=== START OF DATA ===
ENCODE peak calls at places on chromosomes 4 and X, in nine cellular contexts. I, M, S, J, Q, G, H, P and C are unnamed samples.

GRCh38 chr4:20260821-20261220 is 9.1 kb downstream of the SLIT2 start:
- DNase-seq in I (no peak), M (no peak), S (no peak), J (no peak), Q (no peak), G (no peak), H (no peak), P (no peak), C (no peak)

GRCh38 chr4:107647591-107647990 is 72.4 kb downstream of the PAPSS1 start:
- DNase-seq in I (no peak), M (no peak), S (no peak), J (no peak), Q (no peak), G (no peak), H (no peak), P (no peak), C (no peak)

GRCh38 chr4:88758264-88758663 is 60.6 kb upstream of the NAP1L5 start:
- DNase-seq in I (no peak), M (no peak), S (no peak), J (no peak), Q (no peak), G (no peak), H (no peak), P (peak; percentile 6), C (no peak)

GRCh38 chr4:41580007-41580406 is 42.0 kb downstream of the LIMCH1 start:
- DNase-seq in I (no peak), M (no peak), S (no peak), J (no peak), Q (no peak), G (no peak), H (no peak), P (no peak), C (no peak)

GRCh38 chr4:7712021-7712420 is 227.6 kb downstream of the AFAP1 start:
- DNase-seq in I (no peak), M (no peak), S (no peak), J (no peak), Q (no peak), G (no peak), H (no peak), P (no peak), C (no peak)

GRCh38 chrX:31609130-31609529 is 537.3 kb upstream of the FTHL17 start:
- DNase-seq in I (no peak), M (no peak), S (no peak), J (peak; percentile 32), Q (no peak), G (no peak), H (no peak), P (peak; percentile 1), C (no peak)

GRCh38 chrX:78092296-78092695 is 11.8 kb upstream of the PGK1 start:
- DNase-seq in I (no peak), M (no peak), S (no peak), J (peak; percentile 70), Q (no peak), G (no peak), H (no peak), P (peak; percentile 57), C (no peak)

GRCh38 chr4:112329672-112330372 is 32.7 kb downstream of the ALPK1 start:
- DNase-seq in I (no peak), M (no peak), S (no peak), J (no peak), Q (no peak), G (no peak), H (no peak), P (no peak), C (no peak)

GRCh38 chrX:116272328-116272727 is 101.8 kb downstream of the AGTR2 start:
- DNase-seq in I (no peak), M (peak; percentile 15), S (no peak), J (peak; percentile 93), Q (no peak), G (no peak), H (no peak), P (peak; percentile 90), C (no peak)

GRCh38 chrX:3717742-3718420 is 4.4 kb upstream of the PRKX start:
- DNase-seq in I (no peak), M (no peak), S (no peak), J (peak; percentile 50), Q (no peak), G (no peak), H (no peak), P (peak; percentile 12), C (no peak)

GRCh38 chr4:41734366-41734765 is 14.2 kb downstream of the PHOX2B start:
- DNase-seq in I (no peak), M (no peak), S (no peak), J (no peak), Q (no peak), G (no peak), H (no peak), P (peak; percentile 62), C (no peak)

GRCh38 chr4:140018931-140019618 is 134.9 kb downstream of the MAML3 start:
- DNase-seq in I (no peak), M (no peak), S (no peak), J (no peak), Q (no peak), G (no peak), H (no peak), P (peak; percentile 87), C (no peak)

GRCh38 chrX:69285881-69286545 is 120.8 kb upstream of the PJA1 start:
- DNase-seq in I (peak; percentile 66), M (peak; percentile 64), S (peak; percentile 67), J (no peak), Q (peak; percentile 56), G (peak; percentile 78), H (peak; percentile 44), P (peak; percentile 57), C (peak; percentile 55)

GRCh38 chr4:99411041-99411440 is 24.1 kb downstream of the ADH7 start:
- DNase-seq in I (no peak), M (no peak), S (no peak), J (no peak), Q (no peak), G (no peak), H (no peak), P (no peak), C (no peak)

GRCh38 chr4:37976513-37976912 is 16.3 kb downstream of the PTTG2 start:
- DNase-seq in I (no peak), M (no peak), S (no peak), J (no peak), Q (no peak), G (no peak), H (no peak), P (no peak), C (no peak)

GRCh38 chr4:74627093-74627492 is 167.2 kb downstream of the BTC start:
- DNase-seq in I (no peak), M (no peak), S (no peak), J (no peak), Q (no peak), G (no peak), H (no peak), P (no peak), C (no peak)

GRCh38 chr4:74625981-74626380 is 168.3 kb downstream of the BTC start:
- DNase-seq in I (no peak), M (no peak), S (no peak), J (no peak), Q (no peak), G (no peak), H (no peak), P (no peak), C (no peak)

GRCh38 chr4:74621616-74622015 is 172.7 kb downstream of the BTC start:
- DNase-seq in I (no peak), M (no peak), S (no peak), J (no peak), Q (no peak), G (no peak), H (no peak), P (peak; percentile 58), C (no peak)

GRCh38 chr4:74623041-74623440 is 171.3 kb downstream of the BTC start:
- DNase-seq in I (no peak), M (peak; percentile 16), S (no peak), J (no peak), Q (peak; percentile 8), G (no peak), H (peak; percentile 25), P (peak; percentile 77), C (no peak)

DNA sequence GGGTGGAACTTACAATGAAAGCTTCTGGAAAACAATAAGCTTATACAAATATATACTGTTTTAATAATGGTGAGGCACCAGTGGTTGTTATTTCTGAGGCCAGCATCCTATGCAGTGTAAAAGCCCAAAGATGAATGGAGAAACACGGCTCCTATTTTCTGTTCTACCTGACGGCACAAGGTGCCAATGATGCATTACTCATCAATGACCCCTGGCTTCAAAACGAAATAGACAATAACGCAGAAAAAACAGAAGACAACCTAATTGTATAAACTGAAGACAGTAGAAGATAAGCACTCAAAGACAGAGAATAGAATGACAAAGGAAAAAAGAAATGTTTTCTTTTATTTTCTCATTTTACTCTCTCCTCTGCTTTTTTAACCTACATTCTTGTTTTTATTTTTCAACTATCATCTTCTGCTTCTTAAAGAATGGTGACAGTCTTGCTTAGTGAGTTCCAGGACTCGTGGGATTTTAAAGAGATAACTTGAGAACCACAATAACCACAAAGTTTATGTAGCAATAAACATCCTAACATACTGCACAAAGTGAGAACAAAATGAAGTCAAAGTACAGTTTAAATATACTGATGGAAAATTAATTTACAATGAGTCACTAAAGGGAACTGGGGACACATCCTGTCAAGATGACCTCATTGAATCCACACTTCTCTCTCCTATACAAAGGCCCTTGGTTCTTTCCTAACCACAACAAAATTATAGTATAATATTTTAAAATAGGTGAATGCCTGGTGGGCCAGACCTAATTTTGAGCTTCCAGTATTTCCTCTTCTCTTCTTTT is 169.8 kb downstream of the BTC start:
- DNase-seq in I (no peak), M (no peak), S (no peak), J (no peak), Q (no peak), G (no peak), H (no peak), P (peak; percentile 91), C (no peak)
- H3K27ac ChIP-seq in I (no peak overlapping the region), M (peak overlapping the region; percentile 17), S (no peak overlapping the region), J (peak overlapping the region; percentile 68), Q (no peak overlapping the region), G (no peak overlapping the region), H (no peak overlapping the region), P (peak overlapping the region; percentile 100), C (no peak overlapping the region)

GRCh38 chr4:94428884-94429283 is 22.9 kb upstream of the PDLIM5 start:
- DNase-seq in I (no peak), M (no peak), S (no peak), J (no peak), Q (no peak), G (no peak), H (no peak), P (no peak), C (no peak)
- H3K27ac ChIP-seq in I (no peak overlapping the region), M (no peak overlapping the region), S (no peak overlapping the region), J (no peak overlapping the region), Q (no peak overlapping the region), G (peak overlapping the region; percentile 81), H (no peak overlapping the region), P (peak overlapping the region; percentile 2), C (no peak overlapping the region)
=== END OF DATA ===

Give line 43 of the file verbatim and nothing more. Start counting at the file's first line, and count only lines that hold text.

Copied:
GRCh38 chr4:94428884-94429283 is 22.9 kb upstream of the PDLIM5 start: